Wizz Air to recover in one year, vs 2-3 for airline industry - Varadi
At CAPA's online Masterclass on 6-May-2020, Wizz Air CEO and founder Jozsef Varadi presented a bullish view. In spite of the frustrations of multiple and fragmented travel restrictions across Europe, most people were "excited about travel opportunities" and he expected "normal capitalism" to return.
Wizz Air's strong cash position (more airlines should be "managed for cash and not just paper profit") should see it through an extended crisis.
It plans to grow its fleet from 121 aircraft currently to 145 within a year. Mr Varadi sees opportunities for the airline to stimulate demand with its low cost model and to benefit from the exit of weaker airlines. Growth will continue to focus on Wizz Air's Central/Eastern Europe core, but will also include Western Europe and markets further east.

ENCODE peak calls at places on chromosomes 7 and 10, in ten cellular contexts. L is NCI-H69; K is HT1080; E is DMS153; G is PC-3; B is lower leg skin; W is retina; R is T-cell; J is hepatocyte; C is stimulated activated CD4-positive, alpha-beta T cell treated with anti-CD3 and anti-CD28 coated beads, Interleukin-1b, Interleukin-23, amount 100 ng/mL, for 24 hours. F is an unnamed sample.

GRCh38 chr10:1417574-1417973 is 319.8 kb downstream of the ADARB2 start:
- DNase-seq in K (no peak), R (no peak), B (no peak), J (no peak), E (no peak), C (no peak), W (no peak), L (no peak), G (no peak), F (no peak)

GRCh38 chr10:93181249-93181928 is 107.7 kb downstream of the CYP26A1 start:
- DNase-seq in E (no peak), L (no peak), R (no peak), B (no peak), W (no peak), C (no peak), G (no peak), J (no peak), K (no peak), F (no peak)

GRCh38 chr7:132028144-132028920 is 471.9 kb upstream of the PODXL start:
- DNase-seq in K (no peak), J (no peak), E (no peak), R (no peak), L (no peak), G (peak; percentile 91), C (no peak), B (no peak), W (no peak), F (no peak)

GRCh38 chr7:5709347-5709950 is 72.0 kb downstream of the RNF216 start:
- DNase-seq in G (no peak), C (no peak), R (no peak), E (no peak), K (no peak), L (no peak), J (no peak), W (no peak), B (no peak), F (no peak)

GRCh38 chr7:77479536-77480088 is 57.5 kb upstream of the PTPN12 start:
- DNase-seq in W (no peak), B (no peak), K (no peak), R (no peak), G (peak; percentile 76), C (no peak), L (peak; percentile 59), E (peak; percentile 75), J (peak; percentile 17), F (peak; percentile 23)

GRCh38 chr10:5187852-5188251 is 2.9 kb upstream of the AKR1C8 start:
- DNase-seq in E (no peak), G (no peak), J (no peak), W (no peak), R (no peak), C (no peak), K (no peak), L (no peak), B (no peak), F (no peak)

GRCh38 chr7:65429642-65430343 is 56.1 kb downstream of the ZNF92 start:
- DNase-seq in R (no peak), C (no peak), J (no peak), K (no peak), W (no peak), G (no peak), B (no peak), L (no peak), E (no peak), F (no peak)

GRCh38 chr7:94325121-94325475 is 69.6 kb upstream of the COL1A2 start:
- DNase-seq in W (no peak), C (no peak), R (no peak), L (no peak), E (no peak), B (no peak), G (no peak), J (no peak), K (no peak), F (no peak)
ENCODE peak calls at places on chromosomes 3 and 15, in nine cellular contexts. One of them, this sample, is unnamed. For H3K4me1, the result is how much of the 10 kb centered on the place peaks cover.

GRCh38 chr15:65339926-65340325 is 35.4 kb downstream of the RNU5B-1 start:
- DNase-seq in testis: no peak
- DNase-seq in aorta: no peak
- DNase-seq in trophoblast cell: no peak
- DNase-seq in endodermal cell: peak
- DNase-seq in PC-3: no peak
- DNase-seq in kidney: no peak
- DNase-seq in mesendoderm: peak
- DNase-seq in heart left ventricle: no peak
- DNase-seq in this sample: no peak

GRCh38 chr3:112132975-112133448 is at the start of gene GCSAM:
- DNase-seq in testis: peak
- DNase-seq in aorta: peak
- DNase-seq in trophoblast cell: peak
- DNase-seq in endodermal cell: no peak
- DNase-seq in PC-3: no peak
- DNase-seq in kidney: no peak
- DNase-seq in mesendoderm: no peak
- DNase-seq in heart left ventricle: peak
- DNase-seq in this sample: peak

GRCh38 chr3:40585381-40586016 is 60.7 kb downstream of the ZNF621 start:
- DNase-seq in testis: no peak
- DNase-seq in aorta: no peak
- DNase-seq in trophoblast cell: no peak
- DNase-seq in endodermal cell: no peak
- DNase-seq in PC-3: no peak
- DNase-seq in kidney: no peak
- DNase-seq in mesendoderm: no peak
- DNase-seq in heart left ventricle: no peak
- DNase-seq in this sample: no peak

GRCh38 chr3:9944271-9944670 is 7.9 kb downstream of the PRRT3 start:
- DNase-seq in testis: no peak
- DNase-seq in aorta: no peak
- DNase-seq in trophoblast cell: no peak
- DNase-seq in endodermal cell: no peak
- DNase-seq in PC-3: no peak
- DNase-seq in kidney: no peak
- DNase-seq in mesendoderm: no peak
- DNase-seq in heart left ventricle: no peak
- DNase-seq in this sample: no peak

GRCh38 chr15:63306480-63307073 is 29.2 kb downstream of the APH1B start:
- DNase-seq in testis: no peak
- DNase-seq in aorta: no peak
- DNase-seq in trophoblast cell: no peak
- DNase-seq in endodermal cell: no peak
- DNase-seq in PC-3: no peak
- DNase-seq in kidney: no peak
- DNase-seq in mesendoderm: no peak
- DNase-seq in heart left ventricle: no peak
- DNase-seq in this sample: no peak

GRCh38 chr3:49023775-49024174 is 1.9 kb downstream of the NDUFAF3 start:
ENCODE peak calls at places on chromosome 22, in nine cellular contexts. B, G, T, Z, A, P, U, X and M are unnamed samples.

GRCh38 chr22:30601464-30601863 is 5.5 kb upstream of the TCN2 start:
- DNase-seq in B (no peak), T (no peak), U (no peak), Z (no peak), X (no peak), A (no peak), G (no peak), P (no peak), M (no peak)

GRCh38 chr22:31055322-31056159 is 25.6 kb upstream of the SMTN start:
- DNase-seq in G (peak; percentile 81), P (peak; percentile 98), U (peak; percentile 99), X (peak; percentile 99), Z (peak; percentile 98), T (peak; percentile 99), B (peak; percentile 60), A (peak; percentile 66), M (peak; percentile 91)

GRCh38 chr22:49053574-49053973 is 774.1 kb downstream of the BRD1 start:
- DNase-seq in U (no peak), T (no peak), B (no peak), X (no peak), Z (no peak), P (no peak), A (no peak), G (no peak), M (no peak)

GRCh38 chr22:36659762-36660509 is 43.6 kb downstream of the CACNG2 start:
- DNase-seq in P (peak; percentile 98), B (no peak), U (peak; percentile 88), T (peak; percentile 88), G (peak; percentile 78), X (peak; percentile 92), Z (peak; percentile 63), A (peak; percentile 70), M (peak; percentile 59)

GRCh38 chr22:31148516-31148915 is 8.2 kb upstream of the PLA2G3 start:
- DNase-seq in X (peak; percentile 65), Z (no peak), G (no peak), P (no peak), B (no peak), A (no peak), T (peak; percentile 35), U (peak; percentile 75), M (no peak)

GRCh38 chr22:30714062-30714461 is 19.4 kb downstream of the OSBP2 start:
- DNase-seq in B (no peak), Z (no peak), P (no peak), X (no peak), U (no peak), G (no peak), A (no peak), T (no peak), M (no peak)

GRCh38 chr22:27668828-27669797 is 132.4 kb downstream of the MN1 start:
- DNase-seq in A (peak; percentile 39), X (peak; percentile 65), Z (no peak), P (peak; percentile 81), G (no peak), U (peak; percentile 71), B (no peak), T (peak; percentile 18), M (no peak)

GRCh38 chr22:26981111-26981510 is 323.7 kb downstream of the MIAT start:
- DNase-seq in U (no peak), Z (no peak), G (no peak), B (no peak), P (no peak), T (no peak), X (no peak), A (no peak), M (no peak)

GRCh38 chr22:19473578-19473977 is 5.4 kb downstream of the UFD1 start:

Government bailouts "preserve inefficiencies", but Mr Varadi predicts that Wizz Air will recover in around one year, compared with two to three years for the airline industry as a whole.
CAPA's next Masterclass features Mr Bill Franke, Managing Partner of Indigo Partners.
It will take place on Tuesday, 19-May-2020, at 11.30 AM New York time, 4.30PM London time, 5.30 PM Frankfurt time.
- Travel restrictions are different in each of Wizz Air's 45 countries, but most people are "excited about travel opportunities", according to Mr Varadi.
- Mr Varadi does not expect a lasting impact on demand for air travel and anticipates "normal capitalism" will return.
- No change to Wizz Air's LCC model, which "does better in a recession".
- Partnerships and alliances "create complexity and cost". Airline/manufacturer relationship "won't really change".
Wizz Air operated 3% of its normal capacity in Apr-2020